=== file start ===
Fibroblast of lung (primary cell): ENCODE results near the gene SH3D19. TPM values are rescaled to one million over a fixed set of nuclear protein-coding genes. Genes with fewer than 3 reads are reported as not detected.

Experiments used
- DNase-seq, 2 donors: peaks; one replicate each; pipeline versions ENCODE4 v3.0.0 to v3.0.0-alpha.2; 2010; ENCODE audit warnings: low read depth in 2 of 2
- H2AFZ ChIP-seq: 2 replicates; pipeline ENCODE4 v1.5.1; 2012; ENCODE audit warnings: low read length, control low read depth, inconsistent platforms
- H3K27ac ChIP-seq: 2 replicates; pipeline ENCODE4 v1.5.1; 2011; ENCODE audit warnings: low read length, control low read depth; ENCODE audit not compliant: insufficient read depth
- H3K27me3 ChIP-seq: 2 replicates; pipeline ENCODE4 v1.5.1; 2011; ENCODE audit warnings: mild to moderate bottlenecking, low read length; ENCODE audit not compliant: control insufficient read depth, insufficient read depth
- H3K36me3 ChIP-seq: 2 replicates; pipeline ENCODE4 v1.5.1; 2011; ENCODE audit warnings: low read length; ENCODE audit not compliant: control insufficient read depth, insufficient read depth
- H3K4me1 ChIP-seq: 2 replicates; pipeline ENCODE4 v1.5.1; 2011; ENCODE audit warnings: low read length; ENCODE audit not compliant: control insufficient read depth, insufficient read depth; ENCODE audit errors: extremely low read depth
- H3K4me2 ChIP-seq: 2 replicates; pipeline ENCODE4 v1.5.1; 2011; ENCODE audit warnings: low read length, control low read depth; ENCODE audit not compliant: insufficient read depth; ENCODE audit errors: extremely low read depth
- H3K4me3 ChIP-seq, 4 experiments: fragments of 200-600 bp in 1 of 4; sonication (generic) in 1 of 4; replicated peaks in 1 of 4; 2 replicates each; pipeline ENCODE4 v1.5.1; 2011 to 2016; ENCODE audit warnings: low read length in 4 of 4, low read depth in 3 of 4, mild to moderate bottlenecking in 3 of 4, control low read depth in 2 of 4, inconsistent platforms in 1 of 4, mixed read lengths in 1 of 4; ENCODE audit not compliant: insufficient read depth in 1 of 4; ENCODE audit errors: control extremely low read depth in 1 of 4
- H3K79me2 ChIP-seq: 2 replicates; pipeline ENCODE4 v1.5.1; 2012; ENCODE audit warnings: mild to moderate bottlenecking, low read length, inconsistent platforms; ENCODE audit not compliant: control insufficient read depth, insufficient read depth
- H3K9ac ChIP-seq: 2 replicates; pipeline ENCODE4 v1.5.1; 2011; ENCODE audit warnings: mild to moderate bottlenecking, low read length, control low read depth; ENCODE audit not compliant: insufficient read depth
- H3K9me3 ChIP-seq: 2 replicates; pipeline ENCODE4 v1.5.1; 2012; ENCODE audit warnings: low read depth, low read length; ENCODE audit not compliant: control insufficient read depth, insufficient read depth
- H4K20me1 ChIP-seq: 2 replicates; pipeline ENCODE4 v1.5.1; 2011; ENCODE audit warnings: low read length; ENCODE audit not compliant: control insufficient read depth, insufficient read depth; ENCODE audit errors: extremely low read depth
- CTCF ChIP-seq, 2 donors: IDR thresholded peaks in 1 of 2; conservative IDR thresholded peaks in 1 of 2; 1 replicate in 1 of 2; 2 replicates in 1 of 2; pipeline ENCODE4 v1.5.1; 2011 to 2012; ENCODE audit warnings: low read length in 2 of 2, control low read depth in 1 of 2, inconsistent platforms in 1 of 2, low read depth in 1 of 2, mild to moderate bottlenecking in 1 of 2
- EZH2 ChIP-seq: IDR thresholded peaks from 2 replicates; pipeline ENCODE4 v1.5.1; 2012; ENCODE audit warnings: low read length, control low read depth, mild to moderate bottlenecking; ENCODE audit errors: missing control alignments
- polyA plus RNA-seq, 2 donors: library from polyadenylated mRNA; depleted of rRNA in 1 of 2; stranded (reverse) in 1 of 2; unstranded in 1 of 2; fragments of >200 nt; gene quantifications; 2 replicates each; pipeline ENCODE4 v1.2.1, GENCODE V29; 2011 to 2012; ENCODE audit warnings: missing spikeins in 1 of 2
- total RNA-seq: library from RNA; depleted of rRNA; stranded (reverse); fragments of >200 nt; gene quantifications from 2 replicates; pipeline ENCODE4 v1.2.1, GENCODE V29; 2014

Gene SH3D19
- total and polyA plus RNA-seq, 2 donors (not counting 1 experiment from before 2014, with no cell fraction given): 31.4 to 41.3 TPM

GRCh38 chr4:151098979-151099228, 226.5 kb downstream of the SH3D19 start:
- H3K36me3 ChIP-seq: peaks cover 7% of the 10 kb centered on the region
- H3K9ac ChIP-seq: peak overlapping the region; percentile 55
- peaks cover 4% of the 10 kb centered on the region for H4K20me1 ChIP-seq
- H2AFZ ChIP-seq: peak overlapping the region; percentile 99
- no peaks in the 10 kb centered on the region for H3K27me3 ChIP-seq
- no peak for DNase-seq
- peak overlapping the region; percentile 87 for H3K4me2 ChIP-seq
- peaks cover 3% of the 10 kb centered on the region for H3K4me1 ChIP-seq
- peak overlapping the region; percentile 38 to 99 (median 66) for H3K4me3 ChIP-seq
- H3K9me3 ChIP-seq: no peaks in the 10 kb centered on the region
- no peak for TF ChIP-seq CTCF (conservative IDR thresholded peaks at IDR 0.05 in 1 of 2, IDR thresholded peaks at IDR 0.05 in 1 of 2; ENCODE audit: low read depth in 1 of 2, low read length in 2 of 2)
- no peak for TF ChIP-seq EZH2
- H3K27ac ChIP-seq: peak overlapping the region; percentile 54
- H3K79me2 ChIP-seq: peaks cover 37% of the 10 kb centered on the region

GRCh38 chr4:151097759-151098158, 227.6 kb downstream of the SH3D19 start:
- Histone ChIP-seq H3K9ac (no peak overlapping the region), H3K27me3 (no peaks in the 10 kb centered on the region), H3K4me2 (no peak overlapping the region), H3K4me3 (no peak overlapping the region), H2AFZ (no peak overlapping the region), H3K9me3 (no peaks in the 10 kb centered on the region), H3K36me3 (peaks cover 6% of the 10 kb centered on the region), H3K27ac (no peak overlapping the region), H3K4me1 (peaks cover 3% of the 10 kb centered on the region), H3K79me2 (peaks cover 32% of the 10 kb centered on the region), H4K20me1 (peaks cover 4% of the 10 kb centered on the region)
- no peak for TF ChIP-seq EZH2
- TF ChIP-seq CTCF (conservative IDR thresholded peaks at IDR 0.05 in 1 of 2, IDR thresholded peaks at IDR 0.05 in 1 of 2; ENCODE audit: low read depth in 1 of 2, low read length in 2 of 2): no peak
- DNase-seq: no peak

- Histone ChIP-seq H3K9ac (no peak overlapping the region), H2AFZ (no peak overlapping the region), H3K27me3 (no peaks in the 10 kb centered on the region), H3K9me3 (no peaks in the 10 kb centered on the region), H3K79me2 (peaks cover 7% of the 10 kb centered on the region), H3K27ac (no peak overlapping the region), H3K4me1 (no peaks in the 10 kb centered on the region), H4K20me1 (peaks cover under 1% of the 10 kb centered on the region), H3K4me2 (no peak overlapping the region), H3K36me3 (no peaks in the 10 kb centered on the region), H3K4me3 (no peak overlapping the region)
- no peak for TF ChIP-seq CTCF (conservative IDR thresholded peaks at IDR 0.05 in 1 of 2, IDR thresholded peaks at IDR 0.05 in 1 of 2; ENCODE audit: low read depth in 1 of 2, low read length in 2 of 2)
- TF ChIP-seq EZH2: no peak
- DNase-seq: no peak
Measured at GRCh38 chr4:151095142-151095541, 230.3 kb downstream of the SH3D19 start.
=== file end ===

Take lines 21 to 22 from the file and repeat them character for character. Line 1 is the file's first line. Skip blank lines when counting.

GRCh38 chr4:151098979-151099228, 226.5 kb downstream of the SH3D19 start:
- H3K36me3 ChIP-seq: peaks cover 7% of the 10 kb centered on the region